I cut some diamonds and basted them to paper so I could include them in the diamonds for the border of my quilt "81".  And here is one of them sewn into a large diamond!

This is a great fabric with all kinds of possibilities. If I get back to the shop and they still have the fabric I might buy some more! And I'll be sure to take my window template with me so that I can audition other fabrics too because you just never know what surprises could be in store for you!
Until I post again, happy sewing! 

Tuesday, August 27, 2013

English paper pieced diamonds for "81", Flare Fabrics and Mom's Africa quilt

All of my English paper pieced diamonds are now stitched together and ready to be appliqued to the border strip. They are so bright and cheerful and will be the perfect finished for my quilt.

As I was pressing them (with a little spray starch) before removing the basting threads and paper it occurred to me that they could be assembled into some interesting larger diamonds. Here are a couple of examples. I think there are lots of possibilities for assembling these into some new and interesting designs.

For now the diamonds are going to be appliqued to the border. I've cut  4 1/4" strips of fabric for the border. The next step was to draw a line 2" from the edge of the strip that will attach to the quilt and the line is on the right side of the fabric. I'll use this mark to line up the points of the diamonds. My diamonds measure just shy of 5" from point to point and my strip measures 85" (excluding seam allowances). This means I will be able to applique 17 diamonds. I found the middle of the strip and centred the first diamond over the middle being sure the line up the points on the pencil line. The basting threads and papers have been removed. I pin with applique pins and then applique the diamond in place.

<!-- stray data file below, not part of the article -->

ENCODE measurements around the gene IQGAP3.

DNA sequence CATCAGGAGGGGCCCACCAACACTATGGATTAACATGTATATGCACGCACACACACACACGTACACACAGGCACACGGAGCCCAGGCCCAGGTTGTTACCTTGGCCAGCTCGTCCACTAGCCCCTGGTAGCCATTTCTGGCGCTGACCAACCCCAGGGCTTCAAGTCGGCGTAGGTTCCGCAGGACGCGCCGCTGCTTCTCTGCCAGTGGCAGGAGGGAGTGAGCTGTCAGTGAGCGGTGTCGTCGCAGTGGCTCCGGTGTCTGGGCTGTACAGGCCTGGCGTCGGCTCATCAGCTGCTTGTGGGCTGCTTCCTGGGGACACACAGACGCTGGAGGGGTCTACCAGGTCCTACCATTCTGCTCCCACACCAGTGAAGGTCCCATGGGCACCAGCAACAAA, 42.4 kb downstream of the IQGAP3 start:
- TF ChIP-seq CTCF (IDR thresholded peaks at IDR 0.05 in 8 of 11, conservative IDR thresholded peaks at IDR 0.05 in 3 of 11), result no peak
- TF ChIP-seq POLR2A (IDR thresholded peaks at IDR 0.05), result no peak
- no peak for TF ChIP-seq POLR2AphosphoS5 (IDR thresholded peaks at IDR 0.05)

Here you can see the tip of one diamond stitched down and the pencil line extending to the left.

The next diamond is positioned and ready to be pinned in place for appliqueing.

 And here is part of the border strip with a few diamonds stitched down. I'll do this sewing in the evenings so it will take me at least a week to get it done and then I'll attach the borders to the quilt. Can't wait to see them on the quilt!

Flare Fabrics is having a sale and until September 20th you can take an extra 20% off your order. Best of all shipping is free within Canada. Great deal! A deal like this is not to be missed so I ordered a bundle of 23 fat quarters and with tax it worked out to $47! Don't know what I'll do with these but they sure are nice!

If you want more fabric (need doesn't enter into it) head on over to Flare Fabrics! There's lots there to choose from!

Work continues on Mom's African quilt. Here are some pictures of what I've done for her thus far. She'll embellish with beads and embroidery and gold hoop earrings!

There'll be no post tomorrow because I've been invited to go hear Edyta Sitar speak. Should be a fun day out! Until I post again, happy sewing!

Monday, August 26, 2013

Swaps, treasures and quilting Africa!